Irwin Cotler’s announcement that he won’t seek re-election in 2015 raises a couple of interesting questions. His long-time Liberal riding in Montreal has the second largest Jewish population in Canada. Will it remain Liberal? Will the voters of Mount Royal not feel compelled to vote Conservative in light of Prime Minister Stephen Harper’s trip to Israel?
In a recent conversation with a friend, it seemed automatic that Pierre Trudeau’s old riding would turn Conservative. After all, Harper could not have done more or said more in support of Israel.
We talked about all the positives and then my friend said, “I tell my children it was never like this when I was young. I was never made to feel so good to be a Jew in Canada… It is such a gift, such a sea change.”
Then he paused and said he worries whether what the prime minister says is too positive, too good to be true.
And there it is. How a totally positive conversation can produce this reflective doubt, this worry. The prime minister is so overwhelmingly favourable that, as Jews, we have to sometimes pinch ourselves to make sure we heard correctly, because it is so inconsistent with virtually everything we hear around us.
We know all too well that we live at a time when the policies of the Israeli government are under constant attack from all sides and from every quarter. In many cases, it is without merit and intellectually dishonest, but it isn’t always the case. A perfectly legitimate question can be asked: How can the Israeli government talk peace and promote new settlements at the same time?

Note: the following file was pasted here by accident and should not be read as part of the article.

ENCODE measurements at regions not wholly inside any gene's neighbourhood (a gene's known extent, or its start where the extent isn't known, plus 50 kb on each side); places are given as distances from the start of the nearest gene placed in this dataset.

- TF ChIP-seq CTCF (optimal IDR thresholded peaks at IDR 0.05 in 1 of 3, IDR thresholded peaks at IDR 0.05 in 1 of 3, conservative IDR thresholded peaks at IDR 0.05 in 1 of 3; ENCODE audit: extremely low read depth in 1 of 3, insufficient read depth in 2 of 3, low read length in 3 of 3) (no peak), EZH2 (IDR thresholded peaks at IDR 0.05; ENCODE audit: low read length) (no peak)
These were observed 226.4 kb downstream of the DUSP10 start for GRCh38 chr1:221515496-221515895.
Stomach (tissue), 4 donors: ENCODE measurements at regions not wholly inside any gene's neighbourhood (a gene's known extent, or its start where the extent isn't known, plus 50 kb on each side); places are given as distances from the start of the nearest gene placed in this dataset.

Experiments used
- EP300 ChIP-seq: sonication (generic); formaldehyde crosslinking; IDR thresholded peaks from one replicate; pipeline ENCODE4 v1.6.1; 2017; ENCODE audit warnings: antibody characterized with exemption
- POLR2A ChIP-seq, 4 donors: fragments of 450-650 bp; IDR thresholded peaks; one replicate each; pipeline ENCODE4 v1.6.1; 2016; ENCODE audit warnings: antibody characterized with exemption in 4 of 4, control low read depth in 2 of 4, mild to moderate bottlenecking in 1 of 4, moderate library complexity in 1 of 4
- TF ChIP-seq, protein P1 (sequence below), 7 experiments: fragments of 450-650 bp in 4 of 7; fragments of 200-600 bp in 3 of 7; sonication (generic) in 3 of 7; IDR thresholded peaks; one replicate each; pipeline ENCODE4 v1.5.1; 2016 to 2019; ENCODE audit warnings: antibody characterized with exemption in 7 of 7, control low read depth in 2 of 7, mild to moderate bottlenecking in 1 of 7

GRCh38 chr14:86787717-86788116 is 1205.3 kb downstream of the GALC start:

While Harper’s Knesset speech talked about a two-state solution, his silence on settlements throughout his visit seems so inconsistent. His silence makes our position, the Canadian position, on past and proposed settlements seemingly ambiguous in a part of the world where ambiguity has been a long-standing obstacle.
The Harper visit generated a lot of media attention in Canada. A lot of it was critical, but, in some instances, surprisingly positive – certainly more positive than one might have expected. The coverage also conveyed the fact not all Jews think alike.
Our community is diverse in its opinions. For example, I have a friend who won’t engage in a critical conversation about Israel on the grounds he has full faith the Israeli government does what it has to do and we in Canada have no right to question anything. I have another friend who came back from his first trip to Israel backing his pro-Palestinian views and declaring the only nice Israeli he met was a server in a restaurant.
Many critical commentators will continue to write that the prime minister sees Israel in black-and-white and there is a risk of our community becoming colour-blind to the many other shades that make up the Middle Eastern conflict. It is easy to see it the prime minister’s way, because he is such a powerful, positive, lonely voice in a universe of negatives.
It just seems there are any number of hard realities that might bring us down to earth with a thud, beginning with the Canadian government’s official position on the peace process, settlements and borders. As for what the rest of the world thinks, if we care, and one day we might have to, there is no leader in the world who thinks as Harper does, a fact that was well documented during his visit.
But, in the meantime, how could most of us not rejoice in our prime minister’s understanding and respecting Israel as much as he does. He has demonstrated, time and again, how he sincerely supports Israel as a thriving democracy and how he believes growing anti-Semitism in the world is a major concern.
His position is not about votes that will make a difference in the next election. If it were, he would not be so one-sided. Beyond a precious few ridings like Mount Royal, he actually risks losing many more votes than he stands to gain.
And, while we rejoice in his support, we should be respectful of those who don’t agree with everything the prime minister says or doesn’t say about Israel.